In cutaneous veins of the dog, cooling augments the response to sympathetic nerve stimulation and exogenous norepinephrine (NE). The postjunctional α adrenoceptors in this blood vessel belong to both the α1 and α2 subtypes. Cooling augments α2-adrenergic responses (presumably because of an increased receptor affinity), but depresses α1-adrenergic responses (presumably because of a direct inhibitory effect on the contractile process). When agonists of high efficacy such as NE or phenylephrine are used, an α1 adrenoceptor reserve is present that buffers the response from the inhibitory effect of cooling. This allows the potentiating effect of cold on the α2-adrenergic component of the response to catecholamines to predominate, and the contractile response to exogenous NE and sympathetic nerve stimulation is augmented. By contrast, in deep veins of the limb, cold reduces the contractions evoked by α1- and α2-adrenergic activation. This can be explained best by the absence of a receptor reserve for α1-adrenergic agonists of high efficacy, combined with a reduced density of postjunctional α2 adrenoceptors.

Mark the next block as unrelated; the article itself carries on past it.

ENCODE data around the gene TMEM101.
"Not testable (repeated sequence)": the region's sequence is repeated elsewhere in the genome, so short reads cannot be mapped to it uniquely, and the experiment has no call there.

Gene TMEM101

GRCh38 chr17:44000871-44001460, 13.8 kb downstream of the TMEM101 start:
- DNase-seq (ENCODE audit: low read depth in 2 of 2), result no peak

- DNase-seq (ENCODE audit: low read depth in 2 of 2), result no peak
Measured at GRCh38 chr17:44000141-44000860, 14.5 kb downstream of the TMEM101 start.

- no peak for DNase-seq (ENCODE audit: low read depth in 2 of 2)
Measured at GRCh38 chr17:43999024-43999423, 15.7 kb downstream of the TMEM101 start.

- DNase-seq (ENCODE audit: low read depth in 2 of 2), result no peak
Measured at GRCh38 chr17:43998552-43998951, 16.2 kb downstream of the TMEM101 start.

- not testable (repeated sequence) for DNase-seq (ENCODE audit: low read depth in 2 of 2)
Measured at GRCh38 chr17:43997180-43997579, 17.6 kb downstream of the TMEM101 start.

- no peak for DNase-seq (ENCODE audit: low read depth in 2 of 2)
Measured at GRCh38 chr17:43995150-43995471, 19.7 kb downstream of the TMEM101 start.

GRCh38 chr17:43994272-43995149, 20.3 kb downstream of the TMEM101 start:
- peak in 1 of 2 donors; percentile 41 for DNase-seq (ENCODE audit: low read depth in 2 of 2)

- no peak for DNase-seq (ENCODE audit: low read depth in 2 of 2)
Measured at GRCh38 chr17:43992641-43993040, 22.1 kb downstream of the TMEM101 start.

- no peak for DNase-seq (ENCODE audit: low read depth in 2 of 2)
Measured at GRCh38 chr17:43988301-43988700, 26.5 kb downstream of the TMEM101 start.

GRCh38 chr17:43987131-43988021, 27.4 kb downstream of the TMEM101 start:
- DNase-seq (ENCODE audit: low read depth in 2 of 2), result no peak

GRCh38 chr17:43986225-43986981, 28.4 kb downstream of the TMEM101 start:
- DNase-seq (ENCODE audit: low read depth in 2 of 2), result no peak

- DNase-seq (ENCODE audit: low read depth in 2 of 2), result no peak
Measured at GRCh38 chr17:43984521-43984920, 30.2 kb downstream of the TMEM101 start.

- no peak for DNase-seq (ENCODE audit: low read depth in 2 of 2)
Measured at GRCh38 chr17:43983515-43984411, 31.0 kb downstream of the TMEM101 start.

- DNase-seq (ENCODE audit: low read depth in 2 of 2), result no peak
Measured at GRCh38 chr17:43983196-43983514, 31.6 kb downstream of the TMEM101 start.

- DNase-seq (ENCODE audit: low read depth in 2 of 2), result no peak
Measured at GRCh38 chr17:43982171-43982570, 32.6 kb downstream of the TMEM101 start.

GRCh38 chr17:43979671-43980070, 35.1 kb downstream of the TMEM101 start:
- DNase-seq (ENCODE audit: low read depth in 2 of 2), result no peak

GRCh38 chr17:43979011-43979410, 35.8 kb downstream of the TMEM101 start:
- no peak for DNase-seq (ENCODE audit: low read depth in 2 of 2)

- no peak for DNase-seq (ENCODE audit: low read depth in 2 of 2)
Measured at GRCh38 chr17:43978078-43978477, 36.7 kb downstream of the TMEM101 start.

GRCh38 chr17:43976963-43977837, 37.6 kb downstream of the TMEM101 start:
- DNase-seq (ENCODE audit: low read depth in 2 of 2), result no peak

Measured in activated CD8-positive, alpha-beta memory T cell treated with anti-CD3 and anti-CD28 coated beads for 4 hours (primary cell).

|Original language||English (US)|
|Number of pages||8|
|State||Published - Jan 1 1986|
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